B.F. Skinner in Beyond Freedom and Dignity derided the literature of freedom, by which he meant the entire heritage of works portraying man as a free moral agent. But to freeze-dry art with some tendentious agenda supported by plausibilities, whether it be the agenda of Jacques Derrida or anybody else, denigrates this literature in a more subtle way. It misuses categories of proof. Science defines its principles by arguments from logic, fact, or authority; literature must make its case mainly by argument from plausibilities. This error is one reason that so much anti-intellectualism resides today not in the economic or science departments but in the English departments of all the universities. Reference to plausibilities makes reading Freud so racy, but unfortunately it proves nothing about the preconscious experiences of a child. Reference to the Western Stagecoach proves no scientific truth; but literature (including film), following its own method, remains green and seminal and free.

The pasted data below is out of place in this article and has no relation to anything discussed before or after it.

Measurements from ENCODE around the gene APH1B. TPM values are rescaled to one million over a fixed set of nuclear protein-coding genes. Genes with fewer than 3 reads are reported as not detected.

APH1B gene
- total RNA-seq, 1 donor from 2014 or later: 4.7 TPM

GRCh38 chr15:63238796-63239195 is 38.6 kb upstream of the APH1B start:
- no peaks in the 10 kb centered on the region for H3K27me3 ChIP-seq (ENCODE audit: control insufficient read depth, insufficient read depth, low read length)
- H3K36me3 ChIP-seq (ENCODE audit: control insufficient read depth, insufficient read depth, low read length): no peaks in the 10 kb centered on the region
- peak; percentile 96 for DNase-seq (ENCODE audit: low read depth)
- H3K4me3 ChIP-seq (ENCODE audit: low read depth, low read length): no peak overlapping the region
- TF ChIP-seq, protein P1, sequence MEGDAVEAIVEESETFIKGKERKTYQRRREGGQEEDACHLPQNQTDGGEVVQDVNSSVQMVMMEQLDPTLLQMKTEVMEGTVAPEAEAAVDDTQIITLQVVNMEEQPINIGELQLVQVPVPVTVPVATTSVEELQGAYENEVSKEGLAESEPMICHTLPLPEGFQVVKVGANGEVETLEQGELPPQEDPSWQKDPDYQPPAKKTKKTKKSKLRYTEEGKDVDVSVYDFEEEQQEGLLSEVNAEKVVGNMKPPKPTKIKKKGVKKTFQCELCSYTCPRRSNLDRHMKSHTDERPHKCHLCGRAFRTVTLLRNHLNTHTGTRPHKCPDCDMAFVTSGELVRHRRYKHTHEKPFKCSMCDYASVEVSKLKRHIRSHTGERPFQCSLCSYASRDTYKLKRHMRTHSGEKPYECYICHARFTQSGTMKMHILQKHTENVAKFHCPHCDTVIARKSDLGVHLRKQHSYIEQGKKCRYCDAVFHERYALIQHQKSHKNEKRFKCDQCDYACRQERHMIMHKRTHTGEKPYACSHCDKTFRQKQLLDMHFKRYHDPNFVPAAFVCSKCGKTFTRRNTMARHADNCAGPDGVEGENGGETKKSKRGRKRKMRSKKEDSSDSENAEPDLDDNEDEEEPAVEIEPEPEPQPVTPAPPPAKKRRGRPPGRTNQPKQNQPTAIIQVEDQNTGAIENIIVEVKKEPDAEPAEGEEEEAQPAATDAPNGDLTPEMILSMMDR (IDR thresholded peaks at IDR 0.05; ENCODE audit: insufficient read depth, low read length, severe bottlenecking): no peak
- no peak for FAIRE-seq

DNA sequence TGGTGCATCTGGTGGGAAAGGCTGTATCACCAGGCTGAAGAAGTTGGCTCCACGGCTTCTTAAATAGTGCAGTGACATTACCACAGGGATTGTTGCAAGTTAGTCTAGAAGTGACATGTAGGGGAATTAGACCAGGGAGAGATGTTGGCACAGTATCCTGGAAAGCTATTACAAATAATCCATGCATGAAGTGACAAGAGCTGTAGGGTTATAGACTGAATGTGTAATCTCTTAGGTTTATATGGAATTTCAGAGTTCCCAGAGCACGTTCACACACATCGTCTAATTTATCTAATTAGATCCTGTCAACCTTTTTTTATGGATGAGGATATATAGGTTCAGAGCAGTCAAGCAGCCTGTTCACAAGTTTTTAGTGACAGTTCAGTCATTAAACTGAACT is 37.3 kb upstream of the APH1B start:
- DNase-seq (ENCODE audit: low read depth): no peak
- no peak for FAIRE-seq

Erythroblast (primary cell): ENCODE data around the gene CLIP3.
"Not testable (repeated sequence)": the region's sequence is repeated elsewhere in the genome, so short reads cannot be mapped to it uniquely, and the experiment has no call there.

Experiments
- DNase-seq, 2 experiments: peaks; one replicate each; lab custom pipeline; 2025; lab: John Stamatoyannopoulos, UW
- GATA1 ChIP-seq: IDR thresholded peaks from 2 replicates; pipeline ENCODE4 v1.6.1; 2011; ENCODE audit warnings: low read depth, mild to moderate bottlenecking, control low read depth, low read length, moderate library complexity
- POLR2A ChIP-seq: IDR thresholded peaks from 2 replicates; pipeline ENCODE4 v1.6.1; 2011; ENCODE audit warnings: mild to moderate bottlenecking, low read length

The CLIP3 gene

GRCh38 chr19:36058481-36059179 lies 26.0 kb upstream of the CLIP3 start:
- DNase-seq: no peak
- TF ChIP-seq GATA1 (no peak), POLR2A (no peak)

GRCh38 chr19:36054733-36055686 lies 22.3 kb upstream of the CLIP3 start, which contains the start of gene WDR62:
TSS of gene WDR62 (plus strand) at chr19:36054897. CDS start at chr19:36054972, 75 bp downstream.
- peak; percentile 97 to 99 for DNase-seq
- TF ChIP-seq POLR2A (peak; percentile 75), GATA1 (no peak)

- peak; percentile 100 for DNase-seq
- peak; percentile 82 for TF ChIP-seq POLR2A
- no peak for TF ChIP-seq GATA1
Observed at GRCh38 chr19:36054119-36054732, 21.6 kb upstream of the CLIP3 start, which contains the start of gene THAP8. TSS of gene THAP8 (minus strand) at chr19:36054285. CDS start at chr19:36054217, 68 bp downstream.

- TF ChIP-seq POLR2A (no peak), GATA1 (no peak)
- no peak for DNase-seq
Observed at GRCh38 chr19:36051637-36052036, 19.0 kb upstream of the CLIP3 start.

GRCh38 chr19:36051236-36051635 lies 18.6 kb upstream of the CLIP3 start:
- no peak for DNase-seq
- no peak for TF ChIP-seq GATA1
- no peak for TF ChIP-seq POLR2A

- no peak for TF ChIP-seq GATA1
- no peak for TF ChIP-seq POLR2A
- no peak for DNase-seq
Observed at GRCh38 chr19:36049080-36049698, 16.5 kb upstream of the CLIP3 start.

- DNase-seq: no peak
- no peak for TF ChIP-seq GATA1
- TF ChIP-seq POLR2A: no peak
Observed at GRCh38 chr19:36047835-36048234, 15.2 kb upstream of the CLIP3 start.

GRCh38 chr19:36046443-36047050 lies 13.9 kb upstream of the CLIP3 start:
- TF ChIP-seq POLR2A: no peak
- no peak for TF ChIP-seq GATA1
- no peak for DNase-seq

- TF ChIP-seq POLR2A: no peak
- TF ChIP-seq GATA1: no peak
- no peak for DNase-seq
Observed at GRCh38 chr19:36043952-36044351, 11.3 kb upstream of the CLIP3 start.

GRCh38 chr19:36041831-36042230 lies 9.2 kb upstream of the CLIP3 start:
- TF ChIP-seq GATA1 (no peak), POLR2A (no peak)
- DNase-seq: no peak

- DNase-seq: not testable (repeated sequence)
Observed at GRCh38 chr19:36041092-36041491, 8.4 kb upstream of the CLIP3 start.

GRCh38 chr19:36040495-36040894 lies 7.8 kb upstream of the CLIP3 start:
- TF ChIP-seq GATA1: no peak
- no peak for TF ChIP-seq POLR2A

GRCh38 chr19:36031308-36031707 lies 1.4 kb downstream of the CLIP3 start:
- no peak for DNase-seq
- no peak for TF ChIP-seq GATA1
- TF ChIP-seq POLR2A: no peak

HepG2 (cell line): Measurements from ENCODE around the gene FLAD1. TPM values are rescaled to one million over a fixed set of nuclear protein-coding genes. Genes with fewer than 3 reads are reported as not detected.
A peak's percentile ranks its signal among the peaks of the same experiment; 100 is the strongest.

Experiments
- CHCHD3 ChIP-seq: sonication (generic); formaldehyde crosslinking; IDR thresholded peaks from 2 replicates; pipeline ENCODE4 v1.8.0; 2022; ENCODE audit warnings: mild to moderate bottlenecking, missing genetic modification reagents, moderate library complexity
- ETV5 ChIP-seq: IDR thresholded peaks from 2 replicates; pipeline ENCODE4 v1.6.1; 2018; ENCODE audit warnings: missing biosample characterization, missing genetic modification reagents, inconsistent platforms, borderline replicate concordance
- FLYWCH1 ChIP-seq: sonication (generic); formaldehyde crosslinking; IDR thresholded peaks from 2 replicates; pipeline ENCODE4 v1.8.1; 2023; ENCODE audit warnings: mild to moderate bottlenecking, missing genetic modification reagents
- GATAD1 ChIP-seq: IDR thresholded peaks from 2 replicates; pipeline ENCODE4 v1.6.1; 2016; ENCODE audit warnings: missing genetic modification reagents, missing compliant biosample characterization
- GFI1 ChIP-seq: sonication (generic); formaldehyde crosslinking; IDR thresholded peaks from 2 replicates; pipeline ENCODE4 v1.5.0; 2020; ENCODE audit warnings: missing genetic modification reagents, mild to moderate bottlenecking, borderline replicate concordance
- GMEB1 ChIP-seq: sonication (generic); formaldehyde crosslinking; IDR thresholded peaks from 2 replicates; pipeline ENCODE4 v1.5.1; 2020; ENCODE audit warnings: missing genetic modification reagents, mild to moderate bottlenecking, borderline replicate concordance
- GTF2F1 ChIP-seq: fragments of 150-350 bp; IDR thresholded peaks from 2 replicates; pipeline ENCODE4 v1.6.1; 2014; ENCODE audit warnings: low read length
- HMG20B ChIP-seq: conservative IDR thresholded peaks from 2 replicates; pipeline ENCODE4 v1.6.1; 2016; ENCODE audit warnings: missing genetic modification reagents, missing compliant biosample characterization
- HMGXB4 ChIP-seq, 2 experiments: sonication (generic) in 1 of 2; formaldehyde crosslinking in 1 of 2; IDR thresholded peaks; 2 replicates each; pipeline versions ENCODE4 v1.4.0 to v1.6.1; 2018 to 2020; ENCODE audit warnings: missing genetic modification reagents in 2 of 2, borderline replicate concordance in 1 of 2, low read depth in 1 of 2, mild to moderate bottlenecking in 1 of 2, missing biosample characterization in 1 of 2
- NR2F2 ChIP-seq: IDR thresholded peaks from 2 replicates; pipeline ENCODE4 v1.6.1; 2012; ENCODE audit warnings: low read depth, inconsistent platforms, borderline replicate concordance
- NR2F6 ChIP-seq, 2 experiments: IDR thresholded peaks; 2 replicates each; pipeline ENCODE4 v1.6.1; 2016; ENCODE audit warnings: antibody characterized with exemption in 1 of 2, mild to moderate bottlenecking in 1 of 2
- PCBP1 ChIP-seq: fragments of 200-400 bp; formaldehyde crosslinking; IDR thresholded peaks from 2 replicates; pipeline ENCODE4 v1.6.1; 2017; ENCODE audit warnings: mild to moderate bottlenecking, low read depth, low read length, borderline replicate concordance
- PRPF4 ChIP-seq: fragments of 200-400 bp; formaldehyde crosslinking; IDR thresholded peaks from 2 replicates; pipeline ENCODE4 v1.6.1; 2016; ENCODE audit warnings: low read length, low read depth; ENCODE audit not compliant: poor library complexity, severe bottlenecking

There isn't a forthrightly bourgeois aesthetic, although there should be. Well over a century ago more than one great mind realized that capitalism had changed everything, and self-consciously set out to change art accordingly. Possibly most abstractly of all it was Gotthold Ephraim Lessing who made this effort, with artists at least through Franz Grillparzer joining the battle. Where would this battle begin today? Possibly with a little story like Calumet K — or even with a retelling of the humble Western.
November 4, 2005